As the curse goes, “May you live in interesting times.” It’s sure been an interesting few days for those following Youngstown State basketball.
The Penguins survived their first-round matchup of The Basketball Classic on Wednesday night in a 70-65 victory over Morgan State. Then, the fun began.
The Basketball Classic’s website initially showed that YSU was set to play at Wofford last night. That alone would’ve been a tough sell, as it would have given the Penguins just Thursday to travel. Then, the game was set for today at 2 p.m.
Obviously, that isn’t happening. The game was removed from the Classic’s website late Thursday night, and since then, Wofford has withdrawn from the tournament entirely. Neither YSU nor Wofford formally announced the matchup.
YSU announced late Friday night it would play at Fresno State on Wednesday in the quarterfinals of the Basketball Classic.
There were a few stated reasons for the cancellation — if you can even call it that — and for the Terriers’ decision to just not play in the tournament at all.
To the former, Wofford said, “The Terriers were slated to host a second-round matchup in Spartanburg (SC) on Friday, March 18, at the Jerry Richardson Indoor Stadium and had also attempted to play the game on Saturday, March 19. Due to a variety of logistical factors, including last-minute travel issues with potential opponents, a matchup was not able to be finalized by the organizers.”
To the issue of pulling out entirely, Wofford’s statement read, “After working diligently with the tournament organizers over the past week, it was determined that it was in the best interest of Wofford to not continue in the event.”
Disappointing, to be sure. Wofford is a phenomenal mid-major, and it would have been a great opportunity for YSU. For context, the Terriers went to the NCAA Tournament five times between 2010 and 2020, including as recently as 2019.
That said, you can hardly blame Wofford. The Terriers’ first-round game never materialized due to COVID-19 protocol with their prospective opponent, and then their game with Youngstown State never came to fruition either.
All of that, though, is simply a microcosm of how this tournament has gone since conference tournaments ended.
The Basketball Classic, which replaced the CollegeInsider Tournament (CIT), originally was supposed to be a 32-team event, but only 21 programs chose to take part. That delayed the announcement of the tournament field.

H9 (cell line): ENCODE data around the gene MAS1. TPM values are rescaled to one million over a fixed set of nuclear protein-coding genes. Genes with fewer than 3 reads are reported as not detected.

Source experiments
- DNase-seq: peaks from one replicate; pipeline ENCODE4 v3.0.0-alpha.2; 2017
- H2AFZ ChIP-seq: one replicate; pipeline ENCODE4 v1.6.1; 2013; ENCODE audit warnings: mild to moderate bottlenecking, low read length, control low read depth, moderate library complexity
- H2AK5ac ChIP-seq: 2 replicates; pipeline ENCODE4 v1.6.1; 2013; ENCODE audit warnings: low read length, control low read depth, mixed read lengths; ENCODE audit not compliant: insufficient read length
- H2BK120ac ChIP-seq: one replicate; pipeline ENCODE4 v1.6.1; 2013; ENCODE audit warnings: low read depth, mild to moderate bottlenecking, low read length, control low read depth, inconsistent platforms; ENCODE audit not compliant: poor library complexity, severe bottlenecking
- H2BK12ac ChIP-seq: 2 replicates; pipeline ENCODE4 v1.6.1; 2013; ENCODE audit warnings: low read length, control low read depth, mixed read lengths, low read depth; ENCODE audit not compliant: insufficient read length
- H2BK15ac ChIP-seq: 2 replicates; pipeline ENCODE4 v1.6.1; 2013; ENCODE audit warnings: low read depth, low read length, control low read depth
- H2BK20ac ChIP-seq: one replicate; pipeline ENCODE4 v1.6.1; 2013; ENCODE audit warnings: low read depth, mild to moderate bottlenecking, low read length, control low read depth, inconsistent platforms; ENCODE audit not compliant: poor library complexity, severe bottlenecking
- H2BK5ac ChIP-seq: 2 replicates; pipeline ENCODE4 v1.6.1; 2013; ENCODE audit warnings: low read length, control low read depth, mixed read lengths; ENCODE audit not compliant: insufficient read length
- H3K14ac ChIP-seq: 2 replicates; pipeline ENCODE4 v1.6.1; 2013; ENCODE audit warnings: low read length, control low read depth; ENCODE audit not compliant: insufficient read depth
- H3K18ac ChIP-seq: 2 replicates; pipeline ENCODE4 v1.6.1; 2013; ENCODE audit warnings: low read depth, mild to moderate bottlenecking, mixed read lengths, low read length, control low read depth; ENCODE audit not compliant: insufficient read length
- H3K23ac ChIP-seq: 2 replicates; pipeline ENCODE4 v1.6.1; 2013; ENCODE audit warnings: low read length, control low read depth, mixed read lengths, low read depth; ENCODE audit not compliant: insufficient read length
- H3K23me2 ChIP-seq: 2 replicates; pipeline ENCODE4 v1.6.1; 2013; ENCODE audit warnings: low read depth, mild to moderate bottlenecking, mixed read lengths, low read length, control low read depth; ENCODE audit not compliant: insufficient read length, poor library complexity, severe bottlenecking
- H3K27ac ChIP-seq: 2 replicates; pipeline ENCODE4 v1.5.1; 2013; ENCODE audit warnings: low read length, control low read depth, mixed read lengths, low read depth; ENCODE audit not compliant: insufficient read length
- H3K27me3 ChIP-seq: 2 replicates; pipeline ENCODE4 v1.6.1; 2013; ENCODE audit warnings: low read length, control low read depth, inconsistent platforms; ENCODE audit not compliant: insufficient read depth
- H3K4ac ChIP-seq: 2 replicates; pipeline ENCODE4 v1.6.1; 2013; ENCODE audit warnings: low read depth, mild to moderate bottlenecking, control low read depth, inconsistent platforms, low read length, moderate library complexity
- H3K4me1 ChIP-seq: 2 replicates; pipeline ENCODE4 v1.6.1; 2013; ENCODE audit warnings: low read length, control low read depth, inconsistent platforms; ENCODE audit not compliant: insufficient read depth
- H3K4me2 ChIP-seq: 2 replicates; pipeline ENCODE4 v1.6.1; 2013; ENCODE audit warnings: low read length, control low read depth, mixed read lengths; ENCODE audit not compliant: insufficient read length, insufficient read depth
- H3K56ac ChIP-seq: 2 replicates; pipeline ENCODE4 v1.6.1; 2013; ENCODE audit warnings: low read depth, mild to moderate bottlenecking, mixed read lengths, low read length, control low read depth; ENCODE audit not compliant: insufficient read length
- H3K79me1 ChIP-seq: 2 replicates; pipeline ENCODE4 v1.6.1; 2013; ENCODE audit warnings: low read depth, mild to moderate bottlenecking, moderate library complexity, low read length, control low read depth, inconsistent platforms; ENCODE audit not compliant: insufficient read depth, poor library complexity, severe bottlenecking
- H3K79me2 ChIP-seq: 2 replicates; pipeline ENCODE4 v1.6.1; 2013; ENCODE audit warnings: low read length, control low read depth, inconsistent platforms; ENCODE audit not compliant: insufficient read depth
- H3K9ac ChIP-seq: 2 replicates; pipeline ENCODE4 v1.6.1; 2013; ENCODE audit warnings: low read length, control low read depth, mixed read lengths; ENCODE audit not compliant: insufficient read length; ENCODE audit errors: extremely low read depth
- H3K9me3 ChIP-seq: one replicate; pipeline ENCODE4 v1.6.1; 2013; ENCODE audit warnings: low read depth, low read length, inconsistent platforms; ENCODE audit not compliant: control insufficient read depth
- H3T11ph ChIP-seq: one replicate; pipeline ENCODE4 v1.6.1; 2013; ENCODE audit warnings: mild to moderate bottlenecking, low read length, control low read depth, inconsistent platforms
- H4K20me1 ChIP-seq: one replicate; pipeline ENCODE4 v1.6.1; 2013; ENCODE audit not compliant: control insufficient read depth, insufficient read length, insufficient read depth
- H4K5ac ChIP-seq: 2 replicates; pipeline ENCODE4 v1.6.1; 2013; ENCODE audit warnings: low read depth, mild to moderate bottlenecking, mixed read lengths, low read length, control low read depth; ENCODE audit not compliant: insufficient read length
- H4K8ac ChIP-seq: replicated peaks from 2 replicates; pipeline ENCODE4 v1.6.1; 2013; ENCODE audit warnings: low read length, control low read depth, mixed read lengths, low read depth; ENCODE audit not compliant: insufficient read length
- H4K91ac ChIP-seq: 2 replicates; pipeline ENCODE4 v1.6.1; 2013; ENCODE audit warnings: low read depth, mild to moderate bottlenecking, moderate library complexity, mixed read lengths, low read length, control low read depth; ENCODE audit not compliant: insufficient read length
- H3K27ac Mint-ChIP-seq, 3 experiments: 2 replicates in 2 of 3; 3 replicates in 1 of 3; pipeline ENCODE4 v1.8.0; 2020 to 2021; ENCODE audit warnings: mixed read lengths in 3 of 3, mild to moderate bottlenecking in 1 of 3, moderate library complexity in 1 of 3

There’s no set bracket, either — the tournament is attempting to follow the NIT’s old model of reconfiguring each round. While that can generate some excitement and suspense, things have felt disorganized since this thing got underway.
The shame is the tournament could serve a great purpose if things were to go correctly. After all, making the NCAA Tournament as a low- or mid-major program is hard. Nearly all of the participating programs come from one-bid leagues, and to be able to afford those teams opportunities to have a meaningful postseason is a great idea.
If it’s to go forward, though, some things need to be figured out.
First, cut down on the field if necessary. Trying to secure 32 teams, in hindsight, was perhaps a bit ambitious. The CIT itself hadn’t secured 32 teams since the 2015 tournament.
The College Basketball Invitational (CBI) has a 16-team field that this year is playing at the Ocean Center in Daytona Beach, Fla. You don’t necessarily need a single venue, and in fact, home courts often feel more fun anyway. But cutting down on the field size would make things a bit more manageable on that end.
Second, try to space the rounds out a bit more to give teams time to figure out travel logistics. If you lower the size of the field, you’ll eliminate rounds and have more time to do so.
And finally, consider using a bracket and making it regional until the later rounds. Kent State visited Southern Utah in the opening round Wednesday, while today New Orleans visits Portland and Western Illinois visits UTEP (El Paso, Texas). All the while, Merrimack, located in North Andover, Massachusetts, had a first-round forfeit victory over UMBC.
Sometimes it’s unavoidable, but in a tournament like this, creating regional matchups is not just logistically easier, but can generate some extra excitement, too.
Preserving the opportunity for mid-major programs to have a postseason is an idea worth keeping. Hopefully in the future, it’s an idea that goes much more smoothly.